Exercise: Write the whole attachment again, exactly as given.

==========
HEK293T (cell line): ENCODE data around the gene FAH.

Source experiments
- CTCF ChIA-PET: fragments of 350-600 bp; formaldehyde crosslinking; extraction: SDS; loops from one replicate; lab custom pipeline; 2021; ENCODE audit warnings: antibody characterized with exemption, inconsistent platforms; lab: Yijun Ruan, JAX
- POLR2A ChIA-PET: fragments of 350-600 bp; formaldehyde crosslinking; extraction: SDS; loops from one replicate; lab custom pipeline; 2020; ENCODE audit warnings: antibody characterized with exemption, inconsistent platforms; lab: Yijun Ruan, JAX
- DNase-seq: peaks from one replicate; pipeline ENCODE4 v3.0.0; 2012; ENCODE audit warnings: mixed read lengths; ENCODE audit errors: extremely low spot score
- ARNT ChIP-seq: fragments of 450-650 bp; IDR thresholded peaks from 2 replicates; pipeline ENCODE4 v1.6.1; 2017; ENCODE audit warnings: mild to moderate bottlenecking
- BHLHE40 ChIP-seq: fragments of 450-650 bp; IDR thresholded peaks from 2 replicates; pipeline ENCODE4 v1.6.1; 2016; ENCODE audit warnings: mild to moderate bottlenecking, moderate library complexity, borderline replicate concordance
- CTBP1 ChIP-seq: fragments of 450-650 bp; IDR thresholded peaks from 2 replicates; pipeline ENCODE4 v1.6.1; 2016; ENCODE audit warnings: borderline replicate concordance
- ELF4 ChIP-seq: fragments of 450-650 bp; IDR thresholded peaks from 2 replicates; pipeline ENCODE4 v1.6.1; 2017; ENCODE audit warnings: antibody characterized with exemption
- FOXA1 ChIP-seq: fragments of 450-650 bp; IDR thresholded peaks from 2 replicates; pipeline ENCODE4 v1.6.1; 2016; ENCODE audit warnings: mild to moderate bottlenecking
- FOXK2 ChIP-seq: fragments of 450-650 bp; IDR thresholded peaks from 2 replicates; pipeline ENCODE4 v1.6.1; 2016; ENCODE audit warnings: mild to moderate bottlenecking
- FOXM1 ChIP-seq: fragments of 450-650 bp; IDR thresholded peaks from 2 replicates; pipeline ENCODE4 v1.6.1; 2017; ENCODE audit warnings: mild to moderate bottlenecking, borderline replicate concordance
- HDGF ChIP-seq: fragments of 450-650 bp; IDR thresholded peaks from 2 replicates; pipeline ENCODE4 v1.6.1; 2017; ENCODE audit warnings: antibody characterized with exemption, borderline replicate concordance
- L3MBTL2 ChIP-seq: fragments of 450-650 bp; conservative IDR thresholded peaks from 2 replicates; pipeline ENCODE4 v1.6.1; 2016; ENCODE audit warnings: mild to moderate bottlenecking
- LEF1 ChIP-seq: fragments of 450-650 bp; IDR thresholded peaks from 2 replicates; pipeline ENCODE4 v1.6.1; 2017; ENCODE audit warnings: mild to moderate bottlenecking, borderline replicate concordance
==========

HEK293T (cell line): ENCODE data around the gene FAH.

Source experiments
- CTCF ChIA-PET: fragments of 350-600 bp; formaldehyde crosslinking; extraction: SDS; loops from one replicate; lab custom pipeline; 2021; ENCODE audit warnings: antibody characterized with exemption, inconsistent platforms; lab: Yijun Ruan, JAX
- POLR2A ChIA-PET: fragments of 350-600 bp; formaldehyde crosslinking; extraction: SDS; loops from one replicate; lab custom pipeline; 2020; ENCODE audit warnings: antibody characterized with exemption, inconsistent platforms; lab: Yijun Ruan, JAX
- DNase-seq: peaks from one replicate; pipeline ENCODE4 v3.0.0; 2012; ENCODE audit warnings: mixed read lengths; ENCODE audit errors: extremely low spot score
- ARNT ChIP-seq: fragments of 450-650 bp; IDR thresholded peaks from 2 replicates; pipeline ENCODE4 v1.6.1; 2017; ENCODE audit warnings: mild to moderate bottlenecking
- BHLHE40 ChIP-seq: fragments of 450-650 bp; IDR thresholded peaks from 2 replicates; pipeline ENCODE4 v1.6.1; 2016; ENCODE audit warnings: mild to moderate bottlenecking, moderate library complexity, borderline replicate concordance
- CTBP1 ChIP-seq: fragments of 450-650 bp; IDR thresholded peaks from 2 replicates; pipeline ENCODE4 v1.6.1; 2016; ENCODE audit warnings: borderline replicate concordance
- ELF4 ChIP-seq: fragments of 450-650 bp; IDR thresholded peaks from 2 replicates; pipeline ENCODE4 v1.6.1; 2017; ENCODE audit warnings: antibody characterized with exemption
- FOXA1 ChIP-seq: fragments of 450-650 bp; IDR thresholded peaks from 2 replicates; pipeline ENCODE4 v1.6.1; 2016; ENCODE audit warnings: mild to moderate bottlenecking
- FOXK2 ChIP-seq: fragments of 450-650 bp; IDR thresholded peaks from 2 replicates; pipeline ENCODE4 v1.6.1; 2016; ENCODE audit warnings: mild to moderate bottlenecking
- FOXM1 ChIP-seq: fragments of 450-650 bp; IDR thresholded peaks from 2 replicates; pipeline ENCODE4 v1.6.1; 2017; ENCODE audit warnings: mild to moderate bottlenecking, borderline replicate concordance
- HDGF ChIP-seq: fragments of 450-650 bp; IDR thresholded peaks from 2 replicates; pipeline ENCODE4 v1.6.1; 2017; ENCODE audit warnings: antibody characterized with exemption, borderline replicate concordance
- L3MBTL2 ChIP-seq: fragments of 450-650 bp; conservative IDR thresholded peaks from 2 replicates; pipeline ENCODE4 v1.6.1; 2016; ENCODE audit warnings: mild to moderate bottlenecking
- LEF1 ChIP-seq: fragments of 450-650 bp; IDR thresholded peaks from 2 replicates; pipeline ENCODE4 v1.6.1; 2017; ENCODE audit warnings: mild to moderate bottlenecking, borderline replicate concordance